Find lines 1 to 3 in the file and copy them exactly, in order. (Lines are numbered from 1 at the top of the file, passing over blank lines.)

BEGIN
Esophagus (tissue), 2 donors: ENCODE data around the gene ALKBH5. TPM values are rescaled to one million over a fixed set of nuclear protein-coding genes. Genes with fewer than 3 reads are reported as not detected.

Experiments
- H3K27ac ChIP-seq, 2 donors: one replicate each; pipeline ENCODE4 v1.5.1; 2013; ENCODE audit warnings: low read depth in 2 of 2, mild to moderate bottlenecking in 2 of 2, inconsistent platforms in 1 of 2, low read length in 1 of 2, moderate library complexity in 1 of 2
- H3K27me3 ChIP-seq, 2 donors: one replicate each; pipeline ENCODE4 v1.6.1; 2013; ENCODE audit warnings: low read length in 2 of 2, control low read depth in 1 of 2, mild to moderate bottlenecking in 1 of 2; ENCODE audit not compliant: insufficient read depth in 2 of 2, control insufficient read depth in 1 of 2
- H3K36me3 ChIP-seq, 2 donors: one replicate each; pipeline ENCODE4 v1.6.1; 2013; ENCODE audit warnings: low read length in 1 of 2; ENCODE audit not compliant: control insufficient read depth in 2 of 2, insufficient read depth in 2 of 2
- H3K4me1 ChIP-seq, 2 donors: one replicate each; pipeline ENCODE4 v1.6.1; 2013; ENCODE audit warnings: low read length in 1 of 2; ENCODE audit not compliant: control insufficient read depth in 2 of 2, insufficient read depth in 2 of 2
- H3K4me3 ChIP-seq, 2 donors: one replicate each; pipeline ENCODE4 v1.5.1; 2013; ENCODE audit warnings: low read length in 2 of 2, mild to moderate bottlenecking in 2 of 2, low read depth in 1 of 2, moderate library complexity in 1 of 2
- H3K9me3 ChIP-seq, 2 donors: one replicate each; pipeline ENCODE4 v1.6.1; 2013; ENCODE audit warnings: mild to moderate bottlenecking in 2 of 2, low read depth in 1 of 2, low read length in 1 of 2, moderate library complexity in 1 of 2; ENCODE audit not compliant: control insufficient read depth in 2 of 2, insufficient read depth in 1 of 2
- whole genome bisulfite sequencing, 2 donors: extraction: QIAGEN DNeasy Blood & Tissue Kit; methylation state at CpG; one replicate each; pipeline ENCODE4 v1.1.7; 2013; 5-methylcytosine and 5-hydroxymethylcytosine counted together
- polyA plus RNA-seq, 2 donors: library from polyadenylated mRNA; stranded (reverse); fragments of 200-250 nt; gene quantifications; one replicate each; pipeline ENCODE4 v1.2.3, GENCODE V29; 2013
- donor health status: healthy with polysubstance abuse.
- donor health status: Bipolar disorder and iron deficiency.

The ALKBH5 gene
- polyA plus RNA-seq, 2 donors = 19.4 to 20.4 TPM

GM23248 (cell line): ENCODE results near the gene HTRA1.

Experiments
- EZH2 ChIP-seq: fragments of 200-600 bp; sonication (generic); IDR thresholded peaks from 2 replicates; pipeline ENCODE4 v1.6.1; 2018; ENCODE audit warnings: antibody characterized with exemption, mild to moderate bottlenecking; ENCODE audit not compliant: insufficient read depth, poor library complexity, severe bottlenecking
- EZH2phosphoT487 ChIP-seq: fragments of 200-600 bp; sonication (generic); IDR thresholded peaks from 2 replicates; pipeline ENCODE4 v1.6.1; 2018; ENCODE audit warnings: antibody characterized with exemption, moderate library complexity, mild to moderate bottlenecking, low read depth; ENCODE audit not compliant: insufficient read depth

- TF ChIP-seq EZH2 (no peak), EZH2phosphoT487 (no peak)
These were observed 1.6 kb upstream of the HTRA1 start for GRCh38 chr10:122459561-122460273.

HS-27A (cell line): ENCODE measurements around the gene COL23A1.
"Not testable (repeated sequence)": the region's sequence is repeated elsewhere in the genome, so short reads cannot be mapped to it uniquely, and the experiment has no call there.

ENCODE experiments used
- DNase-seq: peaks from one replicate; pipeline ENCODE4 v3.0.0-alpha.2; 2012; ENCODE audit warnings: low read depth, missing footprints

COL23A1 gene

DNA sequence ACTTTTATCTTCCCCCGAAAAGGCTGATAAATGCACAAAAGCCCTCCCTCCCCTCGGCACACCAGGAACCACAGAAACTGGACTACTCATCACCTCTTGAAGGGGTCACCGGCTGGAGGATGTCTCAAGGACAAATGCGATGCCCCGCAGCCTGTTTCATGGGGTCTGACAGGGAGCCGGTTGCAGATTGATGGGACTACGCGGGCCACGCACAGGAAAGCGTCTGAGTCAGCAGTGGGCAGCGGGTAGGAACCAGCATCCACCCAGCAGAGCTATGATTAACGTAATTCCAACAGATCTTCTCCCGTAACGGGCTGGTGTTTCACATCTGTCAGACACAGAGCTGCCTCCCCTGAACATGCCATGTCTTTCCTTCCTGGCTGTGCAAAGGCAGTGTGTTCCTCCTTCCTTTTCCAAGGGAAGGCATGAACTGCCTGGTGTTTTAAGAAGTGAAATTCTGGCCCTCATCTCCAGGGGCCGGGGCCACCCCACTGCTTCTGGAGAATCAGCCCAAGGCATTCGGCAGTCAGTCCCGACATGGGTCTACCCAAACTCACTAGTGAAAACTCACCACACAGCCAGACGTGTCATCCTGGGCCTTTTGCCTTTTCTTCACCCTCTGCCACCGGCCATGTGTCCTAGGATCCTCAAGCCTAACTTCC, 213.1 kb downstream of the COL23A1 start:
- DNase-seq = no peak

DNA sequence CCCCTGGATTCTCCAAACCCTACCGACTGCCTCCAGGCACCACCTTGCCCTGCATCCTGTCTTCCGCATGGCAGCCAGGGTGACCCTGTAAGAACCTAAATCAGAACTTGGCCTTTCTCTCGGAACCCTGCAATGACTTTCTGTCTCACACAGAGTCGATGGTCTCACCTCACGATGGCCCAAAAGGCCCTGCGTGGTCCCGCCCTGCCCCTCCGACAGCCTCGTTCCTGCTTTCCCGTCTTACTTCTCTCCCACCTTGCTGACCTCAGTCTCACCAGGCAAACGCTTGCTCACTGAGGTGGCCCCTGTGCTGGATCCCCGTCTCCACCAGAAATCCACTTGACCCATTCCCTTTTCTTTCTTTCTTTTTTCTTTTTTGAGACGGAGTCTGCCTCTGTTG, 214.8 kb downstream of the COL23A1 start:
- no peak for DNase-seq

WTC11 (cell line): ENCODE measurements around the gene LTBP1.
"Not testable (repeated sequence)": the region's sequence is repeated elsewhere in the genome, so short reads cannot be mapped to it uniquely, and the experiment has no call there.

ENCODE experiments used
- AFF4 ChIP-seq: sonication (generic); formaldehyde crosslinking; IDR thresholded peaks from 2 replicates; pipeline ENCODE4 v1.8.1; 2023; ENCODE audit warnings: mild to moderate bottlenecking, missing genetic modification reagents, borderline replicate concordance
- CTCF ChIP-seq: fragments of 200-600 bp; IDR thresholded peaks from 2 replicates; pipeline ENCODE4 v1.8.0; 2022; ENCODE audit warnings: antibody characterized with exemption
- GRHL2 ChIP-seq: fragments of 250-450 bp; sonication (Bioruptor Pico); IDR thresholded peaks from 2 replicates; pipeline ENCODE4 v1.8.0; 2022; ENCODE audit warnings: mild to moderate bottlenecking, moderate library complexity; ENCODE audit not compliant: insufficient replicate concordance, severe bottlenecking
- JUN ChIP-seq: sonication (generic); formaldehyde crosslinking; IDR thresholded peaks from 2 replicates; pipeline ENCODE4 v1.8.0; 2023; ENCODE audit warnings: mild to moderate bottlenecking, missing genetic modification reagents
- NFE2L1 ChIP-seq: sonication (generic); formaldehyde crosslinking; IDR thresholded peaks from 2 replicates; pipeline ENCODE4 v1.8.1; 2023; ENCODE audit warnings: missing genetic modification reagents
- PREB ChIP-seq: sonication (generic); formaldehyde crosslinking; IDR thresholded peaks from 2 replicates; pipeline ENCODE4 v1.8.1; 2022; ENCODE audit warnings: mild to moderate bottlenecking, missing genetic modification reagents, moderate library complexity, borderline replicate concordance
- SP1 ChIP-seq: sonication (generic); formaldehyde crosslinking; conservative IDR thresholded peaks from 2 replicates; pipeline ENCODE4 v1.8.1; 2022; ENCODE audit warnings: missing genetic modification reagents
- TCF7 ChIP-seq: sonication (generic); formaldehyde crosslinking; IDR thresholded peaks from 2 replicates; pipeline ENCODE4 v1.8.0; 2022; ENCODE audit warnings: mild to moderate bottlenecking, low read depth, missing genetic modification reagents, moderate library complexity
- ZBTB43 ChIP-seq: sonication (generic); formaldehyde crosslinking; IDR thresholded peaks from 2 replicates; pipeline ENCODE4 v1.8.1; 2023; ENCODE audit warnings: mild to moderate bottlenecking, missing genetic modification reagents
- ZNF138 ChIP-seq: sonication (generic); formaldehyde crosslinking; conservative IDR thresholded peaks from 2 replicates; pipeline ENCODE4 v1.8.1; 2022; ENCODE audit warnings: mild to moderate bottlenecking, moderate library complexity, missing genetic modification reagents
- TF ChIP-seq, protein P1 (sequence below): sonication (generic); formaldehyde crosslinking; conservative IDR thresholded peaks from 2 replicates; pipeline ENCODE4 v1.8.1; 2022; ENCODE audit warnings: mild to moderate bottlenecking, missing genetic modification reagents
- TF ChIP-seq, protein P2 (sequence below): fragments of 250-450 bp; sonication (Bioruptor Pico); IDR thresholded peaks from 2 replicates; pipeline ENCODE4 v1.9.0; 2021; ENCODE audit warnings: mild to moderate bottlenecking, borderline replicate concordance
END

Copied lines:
Esophagus (tissue), 2 donors: ENCODE data around the gene ALKBH5. TPM values are rescaled to one million over a fixed set of nuclear protein-coding genes. Genes with fewer than 3 reads are reported as not detected.

Experiments
- H3K27ac ChIP-seq, 2 donors: one replicate each; pipeline ENCODE4 v1.5.1; 2013; ENCODE audit warnings: low read depth in 2 of 2, mild to moderate bottlenecking in 2 of 2, inconsistent platforms in 1 of 2, low read length in 1 of 2, moderate library complexity in 1 of 2